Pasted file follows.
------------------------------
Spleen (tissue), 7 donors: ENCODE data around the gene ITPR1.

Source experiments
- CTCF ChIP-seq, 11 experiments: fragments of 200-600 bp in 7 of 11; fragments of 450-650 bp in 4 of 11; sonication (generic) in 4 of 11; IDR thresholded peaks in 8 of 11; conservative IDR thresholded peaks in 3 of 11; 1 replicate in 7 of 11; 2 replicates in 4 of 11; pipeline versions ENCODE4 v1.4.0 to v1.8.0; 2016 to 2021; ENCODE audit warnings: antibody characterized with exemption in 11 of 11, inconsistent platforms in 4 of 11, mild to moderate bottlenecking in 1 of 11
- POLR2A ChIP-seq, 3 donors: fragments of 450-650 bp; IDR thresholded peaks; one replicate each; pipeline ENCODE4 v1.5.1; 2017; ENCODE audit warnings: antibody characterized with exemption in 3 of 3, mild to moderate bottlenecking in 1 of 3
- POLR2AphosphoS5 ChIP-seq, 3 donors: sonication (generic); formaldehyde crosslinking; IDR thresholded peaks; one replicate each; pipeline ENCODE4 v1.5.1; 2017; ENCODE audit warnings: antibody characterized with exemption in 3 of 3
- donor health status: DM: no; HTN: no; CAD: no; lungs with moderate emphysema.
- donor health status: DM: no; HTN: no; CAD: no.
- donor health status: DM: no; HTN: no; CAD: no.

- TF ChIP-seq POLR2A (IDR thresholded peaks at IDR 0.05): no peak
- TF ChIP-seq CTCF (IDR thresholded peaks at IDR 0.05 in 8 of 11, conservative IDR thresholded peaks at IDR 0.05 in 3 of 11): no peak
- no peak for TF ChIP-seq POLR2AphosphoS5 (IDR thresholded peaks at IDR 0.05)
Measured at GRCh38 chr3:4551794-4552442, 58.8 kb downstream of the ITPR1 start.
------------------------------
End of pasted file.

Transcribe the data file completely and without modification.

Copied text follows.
Spleen (tissue), 7 donors: ENCODE data around the gene ITPR1.

Source experiments
- CTCF ChIP-seq, 11 experiments: fragments of 200-600 bp in 7 of 11; fragments of 450-650 bp in 4 of 11; sonication (generic) in 4 of 11; IDR thresholded peaks in 8 of 11; conservative IDR thresholded peaks in 3 of 11; 1 replicate in 7 of 11; 2 replicates in 4 of 11; pipeline versions ENCODE4 v1.4.0 to v1.8.0; 2016 to 2021; ENCODE audit warnings: antibody characterized with exemption in 11 of 11, inconsistent platforms in 4 of 11, mild to moderate bottlenecking in 1 of 11
- POLR2A ChIP-seq, 3 donors: fragments of 450-650 bp; IDR thresholded peaks; one replicate each; pipeline ENCODE4 v1.5.1; 2017; ENCODE audit warnings: antibody characterized with exemption in 3 of 3, mild to moderate bottlenecking in 1 of 3
- POLR2AphosphoS5 ChIP-seq, 3 donors: sonication (generic); formaldehyde crosslinking; IDR thresholded peaks; one replicate each; pipeline ENCODE4 v1.5.1; 2017; ENCODE audit warnings: antibody characterized with exemption in 3 of 3
- donor health status: DM: no; HTN: no; CAD: no; lungs with moderate emphysema.
- donor health status: DM: no; HTN: no; CAD: no.
- donor health status: DM: no; HTN: no; CAD: no.

- TF ChIP-seq POLR2A (IDR thresholded peaks at IDR 0.05): no peak
- TF ChIP-seq CTCF (IDR thresholded peaks at IDR 0.05 in 8 of 11, conservative IDR thresholded peaks at IDR 0.05 in 3 of 11): no peak
- no peak for TF ChIP-seq POLR2AphosphoS5 (IDR thresholded peaks at IDR 0.05)
Measured at GRCh38 chr3:4551794-4552442, 58.8 kb downstream of the ITPR1 start.